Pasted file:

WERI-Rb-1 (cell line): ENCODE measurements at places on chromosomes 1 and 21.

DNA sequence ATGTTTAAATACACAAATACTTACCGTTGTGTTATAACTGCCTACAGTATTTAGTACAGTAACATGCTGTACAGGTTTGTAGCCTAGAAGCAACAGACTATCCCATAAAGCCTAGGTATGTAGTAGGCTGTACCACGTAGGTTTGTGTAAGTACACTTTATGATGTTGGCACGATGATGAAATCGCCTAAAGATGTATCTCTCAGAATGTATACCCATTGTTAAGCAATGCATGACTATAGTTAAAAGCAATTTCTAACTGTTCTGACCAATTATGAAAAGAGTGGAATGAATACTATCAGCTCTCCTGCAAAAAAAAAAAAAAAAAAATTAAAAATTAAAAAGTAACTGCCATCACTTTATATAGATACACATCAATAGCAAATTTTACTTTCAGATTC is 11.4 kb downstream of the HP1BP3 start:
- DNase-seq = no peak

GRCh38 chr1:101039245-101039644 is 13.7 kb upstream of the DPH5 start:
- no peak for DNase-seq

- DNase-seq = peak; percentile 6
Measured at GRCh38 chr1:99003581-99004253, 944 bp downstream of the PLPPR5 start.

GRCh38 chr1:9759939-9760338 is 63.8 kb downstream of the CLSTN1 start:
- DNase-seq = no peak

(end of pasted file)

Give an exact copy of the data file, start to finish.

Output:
WERI-Rb-1 (cell line): ENCODE measurements at places on chromosomes 1 and 21.

DNA sequence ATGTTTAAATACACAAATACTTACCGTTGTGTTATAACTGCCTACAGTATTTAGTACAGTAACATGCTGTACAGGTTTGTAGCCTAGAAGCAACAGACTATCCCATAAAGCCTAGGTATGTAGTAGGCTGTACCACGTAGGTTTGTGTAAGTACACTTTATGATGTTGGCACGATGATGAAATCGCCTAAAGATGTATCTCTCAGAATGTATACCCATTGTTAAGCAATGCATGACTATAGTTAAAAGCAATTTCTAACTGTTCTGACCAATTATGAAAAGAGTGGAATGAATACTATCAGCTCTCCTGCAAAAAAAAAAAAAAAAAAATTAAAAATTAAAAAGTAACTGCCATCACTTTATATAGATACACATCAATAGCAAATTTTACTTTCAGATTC is 11.4 kb downstream of the HP1BP3 start:
- DNase-seq = no peak

GRCh38 chr1:101039245-101039644 is 13.7 kb upstream of the DPH5 start:
- no peak for DNase-seq

- DNase-seq = peak; percentile 6
Measured at GRCh38 chr1:99003581-99004253, 944 bp downstream of the PLPPR5 start.

GRCh38 chr1:9759939-9760338 is 63.8 kb downstream of the CLSTN1 start:
- DNase-seq = no peak